House Republicans held a hearing Wednesday on what, exactly, happened in Benghazi on Sept. 11, when an attack took the life of U.S. Ambassador to Libya Chris Stevens and three other Americans. I say House Republicans and not the House Committee on Oversight & Government Reform because Democrats on the committee made clear from the beginning they wanted little to do with the investigation – from interviewing witnesses to a committee-sponsored trip to Benghazi — and even less to do with the hearing itself.
“This should not be about the business of drawing conclusions and then looking for the facts,” Rep. Elijah Cummings, the panel’s top Democrat, said in his opening statement, before noting the hearing was taking place 27 days before a presidential election.
By the third hour of testimony by State Department officials, most Democratic members except for Cummings had left for the weekend. The Republicans, meanwhile, were only warming up. Over the course of a grueling day, their questioning suggested that the Obama Administration had recklessly ignored warning signs of terrorist activity in Libya, repeatedly refused requests for additional security and lied in the wake of the attack, claiming the violence was part of a protest over a California-made video insulting the Prophet Mohammed.
“This was never about a video,” said Rep. Trey Gowdy, a Republican freshman from South Carolina. “It was never spontaneous, it was terror and I want to know why we were lied to.”
Republicans asked repeatedly why some Administration officials – especially United Nations Ambassador Susan Rice, whom the committee is seeking to interview in a classified session — at first attributed the violence to the video, which sparked protests across the Middle East. Clearly, the Republicans said, this was a cover-up by an Administration unwilling to admit it had allowed security to lapse. “You just said that you were in touch with the Benghazi staff almost in real time as this was happening,” said Rep. James Lankford, A GOP freshman from Oklahoma, “but the State Department is still testifying still today that five days later they still didn’t know what happened?”
“There were reports that we received saying that there were protests,” replied Ambassador Patrick Kennedy, under secretary of state for management, a 39-year Foreign Service veteran who took enormous amounts of grief for defending Rice. “That just seems like a very difficult story for me to believe,” Lankford replied.
Kennedy said repeatedly that he had seen the same intelligence as Rice and had he been on television at the time, he would’ve said the same thing. “There were conflicting reports,” he told an incredulous Rep. Raul Labrador, a Republican freshman from Idaho.
“But you came to a different conclusion,” Labrador said, citing Kennedy’s statement a few days later that he believed it to be a terrorist attack.
“No I did not,” Kennedy said.
“Yes, you did,” replied Labrador.
Charlene Lamb, deputy assistant secretary for international programs in the State Department’s Bureau of Diplomatic Security, also took a pummeling. Republicans had help from two of Lamb’s fellow witnesses: Lt. Col. Andre Wood, a Utah National Guardsman who served as site security team commander in Libya from February until August, and the State Department’s regional security officer Eric Nordstrom. Both testified that they raised red flags about terrorist activity in Benghazi and Nordstrom said that his attempts to keep the security they had were rebuffed by the State Department. “Do you know what I was told when I asked for 12 agents? I was told, ‘You’re asking for the sun and the stars,’” Nordstrom said, adding that his biggest frustration in the job wasn’t danger or Libyans but Washington’s bureaucracy.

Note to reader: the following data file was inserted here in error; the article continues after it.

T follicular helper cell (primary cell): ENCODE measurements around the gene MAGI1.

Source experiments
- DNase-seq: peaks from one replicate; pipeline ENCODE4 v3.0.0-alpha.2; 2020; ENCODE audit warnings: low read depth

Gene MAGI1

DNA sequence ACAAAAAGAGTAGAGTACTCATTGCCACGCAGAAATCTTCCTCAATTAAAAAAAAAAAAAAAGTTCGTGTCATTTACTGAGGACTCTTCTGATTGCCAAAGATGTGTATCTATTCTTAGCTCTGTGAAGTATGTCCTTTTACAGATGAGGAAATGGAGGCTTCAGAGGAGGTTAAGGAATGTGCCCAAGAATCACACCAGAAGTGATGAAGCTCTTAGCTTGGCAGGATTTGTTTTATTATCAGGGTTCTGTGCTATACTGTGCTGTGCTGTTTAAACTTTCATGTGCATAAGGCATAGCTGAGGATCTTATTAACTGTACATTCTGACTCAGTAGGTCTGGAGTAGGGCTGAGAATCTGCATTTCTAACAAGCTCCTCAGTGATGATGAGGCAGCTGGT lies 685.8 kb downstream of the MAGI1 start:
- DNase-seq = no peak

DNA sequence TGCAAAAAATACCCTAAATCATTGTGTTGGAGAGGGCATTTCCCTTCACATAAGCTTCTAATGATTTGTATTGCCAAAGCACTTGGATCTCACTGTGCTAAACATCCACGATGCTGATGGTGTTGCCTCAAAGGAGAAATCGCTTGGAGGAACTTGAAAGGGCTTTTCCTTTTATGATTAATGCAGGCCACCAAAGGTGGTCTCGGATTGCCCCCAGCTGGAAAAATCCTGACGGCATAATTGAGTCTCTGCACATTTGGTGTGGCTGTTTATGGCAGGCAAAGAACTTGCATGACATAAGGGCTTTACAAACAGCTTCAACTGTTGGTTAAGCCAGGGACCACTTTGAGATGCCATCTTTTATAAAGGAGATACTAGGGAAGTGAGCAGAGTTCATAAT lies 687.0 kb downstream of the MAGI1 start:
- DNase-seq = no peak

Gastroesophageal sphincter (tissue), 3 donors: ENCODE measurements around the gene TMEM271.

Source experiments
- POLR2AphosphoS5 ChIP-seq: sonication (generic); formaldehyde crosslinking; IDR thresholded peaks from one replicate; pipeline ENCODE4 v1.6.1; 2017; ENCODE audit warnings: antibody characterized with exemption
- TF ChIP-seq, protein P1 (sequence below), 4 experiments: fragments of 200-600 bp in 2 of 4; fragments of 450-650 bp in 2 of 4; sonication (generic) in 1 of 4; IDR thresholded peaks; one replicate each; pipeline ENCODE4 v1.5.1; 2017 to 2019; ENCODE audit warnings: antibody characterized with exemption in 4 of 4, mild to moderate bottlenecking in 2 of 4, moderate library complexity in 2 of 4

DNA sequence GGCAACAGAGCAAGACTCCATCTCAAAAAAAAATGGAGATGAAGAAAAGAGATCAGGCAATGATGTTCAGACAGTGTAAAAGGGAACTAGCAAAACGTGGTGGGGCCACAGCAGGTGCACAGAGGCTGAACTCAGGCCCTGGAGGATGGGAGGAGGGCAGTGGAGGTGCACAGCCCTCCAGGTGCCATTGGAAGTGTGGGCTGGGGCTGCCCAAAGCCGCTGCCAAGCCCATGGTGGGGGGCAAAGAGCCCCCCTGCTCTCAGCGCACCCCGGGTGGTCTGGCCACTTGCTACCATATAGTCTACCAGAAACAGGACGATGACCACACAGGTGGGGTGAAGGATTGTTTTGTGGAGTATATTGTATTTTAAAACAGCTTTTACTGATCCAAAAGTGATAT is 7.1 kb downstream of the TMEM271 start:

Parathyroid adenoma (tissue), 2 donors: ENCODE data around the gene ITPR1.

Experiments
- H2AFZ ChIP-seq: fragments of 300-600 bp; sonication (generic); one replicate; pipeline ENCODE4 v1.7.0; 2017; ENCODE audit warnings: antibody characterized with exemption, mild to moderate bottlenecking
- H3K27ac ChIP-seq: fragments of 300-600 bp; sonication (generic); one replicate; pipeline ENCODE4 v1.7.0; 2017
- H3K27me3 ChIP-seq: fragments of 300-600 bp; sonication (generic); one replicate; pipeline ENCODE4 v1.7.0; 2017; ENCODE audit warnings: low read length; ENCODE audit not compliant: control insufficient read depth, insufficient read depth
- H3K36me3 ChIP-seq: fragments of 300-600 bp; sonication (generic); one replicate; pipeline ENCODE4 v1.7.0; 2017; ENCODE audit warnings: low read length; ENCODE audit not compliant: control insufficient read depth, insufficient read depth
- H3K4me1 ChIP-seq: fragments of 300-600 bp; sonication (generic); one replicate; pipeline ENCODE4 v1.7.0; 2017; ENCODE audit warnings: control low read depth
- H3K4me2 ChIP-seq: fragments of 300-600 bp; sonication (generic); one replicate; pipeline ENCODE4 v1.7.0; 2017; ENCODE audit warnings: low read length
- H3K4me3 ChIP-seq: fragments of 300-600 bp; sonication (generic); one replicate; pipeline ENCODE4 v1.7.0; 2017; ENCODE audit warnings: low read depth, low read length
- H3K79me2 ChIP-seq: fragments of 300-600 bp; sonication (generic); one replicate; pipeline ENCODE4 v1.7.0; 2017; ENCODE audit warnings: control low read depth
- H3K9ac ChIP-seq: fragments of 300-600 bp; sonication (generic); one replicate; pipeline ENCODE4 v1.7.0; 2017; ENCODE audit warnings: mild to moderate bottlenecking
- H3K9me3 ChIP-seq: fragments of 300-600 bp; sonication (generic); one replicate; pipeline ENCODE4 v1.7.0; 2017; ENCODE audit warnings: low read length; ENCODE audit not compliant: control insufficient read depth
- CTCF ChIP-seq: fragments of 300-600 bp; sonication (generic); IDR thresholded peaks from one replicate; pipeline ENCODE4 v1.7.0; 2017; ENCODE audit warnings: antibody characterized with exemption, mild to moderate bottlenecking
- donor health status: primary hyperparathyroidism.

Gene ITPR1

Lamb replied that even if they had allocated the additional security, all of those personnel would’ve been in Tripoli and wouldn’t have made a difference in Benghazi. “We had the correct number of assets in Benghazi at the time of September 11,” she said. “This was an unprecedented attack in terms of size and ferocity.”
“To say that you had the correct number of assets on the ground when an ambassador and three others are dead and three more are still in the hospital,” scoffed the committee’s chairman Darrell Issa, “somehow doesn’t ring true to the American people.”
Cummings eventually tried to rescue Lamb. “The implications that you’re incompetent, didn’t give a damn or were sometimes a scrooge,” he said, “I don’t think you’re any of those things. Do you want the opportunity to defend yourself?”
“Yes, sir. We do have limited resources,” Lamb replied. “I made the best decisions I could with the information I had, sir.”
“My goal is to put this partisanship behind us and focus on the security of our personnel,” Cummings said. “If that is our goal we have to examine the funding. The fact is since 2011 the House has cut diplomatic security by hundreds of millions of dollars. The House has done that. The Senate has restored some of it. But the House has done that.” In 2009, House Republicans voted to slash $1.2 billion from State Department operations. In 2011 they cut the Administration’s request for embassy securty by $331 million and in 2012 by another $331 million, though Senate Democrats restore $88 million of that. In 2013,they are seeking to cut another $172 million, a move that Hillary Clinton on Tuesday told House Speaker John Boehner “deeply” concerned her. But no one wants to admit any complicity, especially in the thick of an election season.